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What is planned to be the largest equestrian center on the West Coast, one of the largest and most environmentally friendly development projects ever in Sonoma County and a major boost to the North Bay economy is moving into the second step of a three-step journey to reality.

The non-profit planning to develop the California Equestrian Park & Event Center will hold a capital kick-off campaign event Thursday from 7 to 9 p.m. at the Draper Stables Reception Hall, 530 Irwin Lane, between Occidental and Hall roads in Santa Rosa.

"It is mainly to inform people about CEPEC, what is being planned and to get people to participate," explained Wanda Smith, CEPEC board president, executive director and driving force behind the project.

The project itself is panoramic in its scope, offering something for everything equine — arenas, a coliseum, eventing course, polo field, driving course, cattle pins, education center, museum and acres of riding trails.

Development has been broken down into three parts — planning, development and construction.

So far, planners are right on schedule, which called for planning to be completed by the end of this year.

Toughest part of the planning process was finding a location for the development. Needed was 1,000 acres that had to meet a whole list of horse-specific and environmental requirements. Smth's search turned up eight potential sites, and each was extensively examined and eventually evaluated using a mathematical formula that looked at close to 40 criteria. "We didn't chose a site based on subjective opinion. It was totally scientific," said Smith. "We did everything very objectively."

The planners finally decided on about 1,000 acres located off Roblar Road. The site is owned by several different property owners and Smith said CEPEC officials have already started contacting the owners and are optimistic that property can be obtained. Much of the property will be dedicated to open space and to mitigate for tiger salamander habitat that might be impacted.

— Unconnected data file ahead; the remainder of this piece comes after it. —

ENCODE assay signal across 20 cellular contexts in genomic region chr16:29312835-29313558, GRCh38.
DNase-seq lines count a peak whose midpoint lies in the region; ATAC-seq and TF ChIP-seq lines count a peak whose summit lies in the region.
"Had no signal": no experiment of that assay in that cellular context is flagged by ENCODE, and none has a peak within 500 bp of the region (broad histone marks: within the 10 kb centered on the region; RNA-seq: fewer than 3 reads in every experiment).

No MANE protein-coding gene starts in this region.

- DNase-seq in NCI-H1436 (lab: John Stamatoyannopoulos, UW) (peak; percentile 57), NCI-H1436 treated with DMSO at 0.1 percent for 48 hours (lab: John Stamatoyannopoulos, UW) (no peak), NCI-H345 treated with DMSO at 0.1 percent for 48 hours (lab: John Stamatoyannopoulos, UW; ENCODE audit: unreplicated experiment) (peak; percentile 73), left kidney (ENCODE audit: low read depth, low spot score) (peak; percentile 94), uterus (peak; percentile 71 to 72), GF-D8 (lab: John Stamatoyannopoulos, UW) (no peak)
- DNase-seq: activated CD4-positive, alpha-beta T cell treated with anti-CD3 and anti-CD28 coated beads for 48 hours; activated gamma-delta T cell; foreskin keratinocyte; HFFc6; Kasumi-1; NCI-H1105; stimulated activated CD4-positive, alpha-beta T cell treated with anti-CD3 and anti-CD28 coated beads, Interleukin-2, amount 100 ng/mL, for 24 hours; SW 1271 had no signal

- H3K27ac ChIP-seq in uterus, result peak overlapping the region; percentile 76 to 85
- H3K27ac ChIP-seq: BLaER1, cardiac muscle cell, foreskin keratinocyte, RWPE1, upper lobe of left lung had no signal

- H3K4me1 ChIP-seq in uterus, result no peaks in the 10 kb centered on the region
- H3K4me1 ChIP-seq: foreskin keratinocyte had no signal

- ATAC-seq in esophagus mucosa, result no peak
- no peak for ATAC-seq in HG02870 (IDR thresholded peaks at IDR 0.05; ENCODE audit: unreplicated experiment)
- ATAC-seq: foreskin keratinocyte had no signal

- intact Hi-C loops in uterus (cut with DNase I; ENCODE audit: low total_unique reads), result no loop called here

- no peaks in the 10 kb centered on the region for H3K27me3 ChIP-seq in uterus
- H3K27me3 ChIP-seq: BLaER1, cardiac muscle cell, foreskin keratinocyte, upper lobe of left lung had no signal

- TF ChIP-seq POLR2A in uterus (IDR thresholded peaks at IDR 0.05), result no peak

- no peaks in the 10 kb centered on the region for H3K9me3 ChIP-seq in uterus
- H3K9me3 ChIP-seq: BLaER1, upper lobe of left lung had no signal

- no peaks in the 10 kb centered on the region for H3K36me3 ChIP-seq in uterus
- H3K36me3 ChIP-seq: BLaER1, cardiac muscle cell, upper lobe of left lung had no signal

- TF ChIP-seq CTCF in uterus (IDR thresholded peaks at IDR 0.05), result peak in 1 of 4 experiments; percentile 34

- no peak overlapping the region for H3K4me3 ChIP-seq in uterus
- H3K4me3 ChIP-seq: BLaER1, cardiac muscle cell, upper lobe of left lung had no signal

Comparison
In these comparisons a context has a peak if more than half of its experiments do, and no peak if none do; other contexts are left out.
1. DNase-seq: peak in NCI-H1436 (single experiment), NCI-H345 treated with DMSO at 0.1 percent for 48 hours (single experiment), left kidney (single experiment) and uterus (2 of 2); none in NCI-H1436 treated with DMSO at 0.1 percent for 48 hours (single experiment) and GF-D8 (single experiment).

Another key component of the planning process was a survey, conducted by Smith in person, at group meetings, by phone and online, to determine what horse people might want in an equestrian center.

"The top thing everyone asked for was a place where people could ride safely," Smith said. "They wanted trails where they could ride without fear of hurting themselves or their horses.

"The second thing they wanted was arenas with good ground."

That is not as easy as it sounds, since different equestrian events require different surfaces. Smith said the facility would need a minimum of 10 arenas to accommodate the different equestrian events.

The planning process, including economic and environmental impact studies, nonprofit approval, community outreach and the initiation of land acquisition negotiations has taken more than three years.

This week's event marks the start of the development phase, which includes land acquisition, design, engineering and permitting. The first step is fund raising, and, like planning, it is a huge undertaking. Studies have estimated the cost for the entire project, as envisioned, will be $200 million.

Smith doesn't blink at the number.

She pointed out that many of the country and world's richest and most influential individuals are horse people and many of the biggest cooperations have connections to equine facilities and events. "We are beginning to get international attention," she said. Smith had an opportunity to discuss the CEPEC plans with a group of influential visitors from Switzerland this summer and has been in contact with cooperations and individuals in other countries. In addition, she is contacting local, state and national foundations to help and noted there are a multitude of government grants on all levels available for a facility that will not only serve equestrians, but the entire community in a number of ways, including serving as a mega-disaster center in case of a natural catastrophe.

If all goes as planned, construction will be in three phases beginning next year. Phase 1, in addition to the infrastructure, including power, water and roads, will include arenas, courses, track, polo fields, rails and stalls. Phase 2, to begin in 2016 will include a veterinary hospital, education center and conference center. Phase 3 includes a coliseum and museum. The project is planned to be built out in 2020.

Smith, a Petaluma resident, has been the consistent driving force behind the project. "The skills I have are an ability to bring people into the program and to consolidate the data," she said. "I really love what I do and it makes it fun. My energy comes from the excitement of others I see when I tell them about the project."